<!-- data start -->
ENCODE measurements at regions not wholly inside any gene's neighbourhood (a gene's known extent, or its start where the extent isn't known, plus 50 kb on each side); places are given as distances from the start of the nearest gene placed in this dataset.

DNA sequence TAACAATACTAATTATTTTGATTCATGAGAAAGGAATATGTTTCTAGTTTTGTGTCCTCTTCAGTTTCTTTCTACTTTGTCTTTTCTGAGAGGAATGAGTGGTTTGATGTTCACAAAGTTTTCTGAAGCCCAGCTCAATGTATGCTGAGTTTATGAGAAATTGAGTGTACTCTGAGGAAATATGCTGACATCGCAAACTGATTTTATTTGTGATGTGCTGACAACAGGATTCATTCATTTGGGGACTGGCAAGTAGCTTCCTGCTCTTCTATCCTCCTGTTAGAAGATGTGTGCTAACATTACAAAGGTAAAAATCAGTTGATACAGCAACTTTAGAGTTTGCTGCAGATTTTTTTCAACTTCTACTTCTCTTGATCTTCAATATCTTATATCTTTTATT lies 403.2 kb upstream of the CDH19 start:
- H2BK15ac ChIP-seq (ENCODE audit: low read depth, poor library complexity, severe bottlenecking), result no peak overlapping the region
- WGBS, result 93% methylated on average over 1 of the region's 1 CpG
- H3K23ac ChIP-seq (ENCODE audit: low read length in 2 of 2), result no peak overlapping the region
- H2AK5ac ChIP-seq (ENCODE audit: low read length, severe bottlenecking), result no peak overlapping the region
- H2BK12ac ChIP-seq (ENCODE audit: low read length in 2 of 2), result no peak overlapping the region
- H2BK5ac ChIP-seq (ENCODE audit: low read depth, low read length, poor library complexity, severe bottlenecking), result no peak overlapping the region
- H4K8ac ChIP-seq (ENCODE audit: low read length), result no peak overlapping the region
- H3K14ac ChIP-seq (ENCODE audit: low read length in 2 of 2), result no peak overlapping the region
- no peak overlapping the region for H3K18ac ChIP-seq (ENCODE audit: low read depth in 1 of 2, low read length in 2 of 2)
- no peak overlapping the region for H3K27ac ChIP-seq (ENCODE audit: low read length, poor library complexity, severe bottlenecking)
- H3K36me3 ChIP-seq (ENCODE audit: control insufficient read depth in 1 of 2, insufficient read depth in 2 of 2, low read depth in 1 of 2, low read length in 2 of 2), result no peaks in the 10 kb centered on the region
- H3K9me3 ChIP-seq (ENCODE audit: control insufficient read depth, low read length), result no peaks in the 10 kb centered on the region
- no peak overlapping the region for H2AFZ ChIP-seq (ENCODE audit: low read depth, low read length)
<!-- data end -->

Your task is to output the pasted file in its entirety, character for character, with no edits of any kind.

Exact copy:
ENCODE measurements at regions not wholly inside any gene's neighbourhood (a gene's known extent, or its start where the extent isn't known, plus 50 kb on each side); places are given as distances from the start of the nearest gene placed in this dataset.

DNA sequence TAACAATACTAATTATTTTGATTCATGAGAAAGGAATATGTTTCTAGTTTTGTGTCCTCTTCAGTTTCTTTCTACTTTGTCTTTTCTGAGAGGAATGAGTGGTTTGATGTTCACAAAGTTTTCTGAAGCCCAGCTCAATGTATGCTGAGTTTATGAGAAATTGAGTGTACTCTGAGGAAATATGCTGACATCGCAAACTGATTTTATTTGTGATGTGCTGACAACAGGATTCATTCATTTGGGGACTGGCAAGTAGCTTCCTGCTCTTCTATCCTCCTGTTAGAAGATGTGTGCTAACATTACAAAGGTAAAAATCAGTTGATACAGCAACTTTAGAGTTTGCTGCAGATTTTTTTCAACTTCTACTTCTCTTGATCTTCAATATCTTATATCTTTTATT lies 403.2 kb upstream of the CDH19 start:
- H2BK15ac ChIP-seq (ENCODE audit: low read depth, poor library complexity, severe bottlenecking), result no peak overlapping the region
- WGBS, result 93% methylated on average over 1 of the region's 1 CpG
- H3K23ac ChIP-seq (ENCODE audit: low read length in 2 of 2), result no peak overlapping the region
- H2AK5ac ChIP-seq (ENCODE audit: low read length, severe bottlenecking), result no peak overlapping the region
- H2BK12ac ChIP-seq (ENCODE audit: low read length in 2 of 2), result no peak overlapping the region
- H2BK5ac ChIP-seq (ENCODE audit: low read depth, low read length, poor library complexity, severe bottlenecking), result no peak overlapping the region
- H4K8ac ChIP-seq (ENCODE audit: low read length), result no peak overlapping the region
- H3K14ac ChIP-seq (ENCODE audit: low read length in 2 of 2), result no peak overlapping the region
- no peak overlapping the region for H3K18ac ChIP-seq (ENCODE audit: low read depth in 1 of 2, low read length in 2 of 2)
- no peak overlapping the region for H3K27ac ChIP-seq (ENCODE audit: low read length, poor library complexity, severe bottlenecking)
- H3K36me3 ChIP-seq (ENCODE audit: control insufficient read depth in 1 of 2, insufficient read depth in 2 of 2, low read depth in 1 of 2, low read length in 2 of 2), result no peaks in the 10 kb centered on the region
- H3K9me3 ChIP-seq (ENCODE audit: control insufficient read depth, low read length), result no peaks in the 10 kb centered on the region
- no peak overlapping the region for H2AFZ ChIP-seq (ENCODE audit: low read depth, low read length)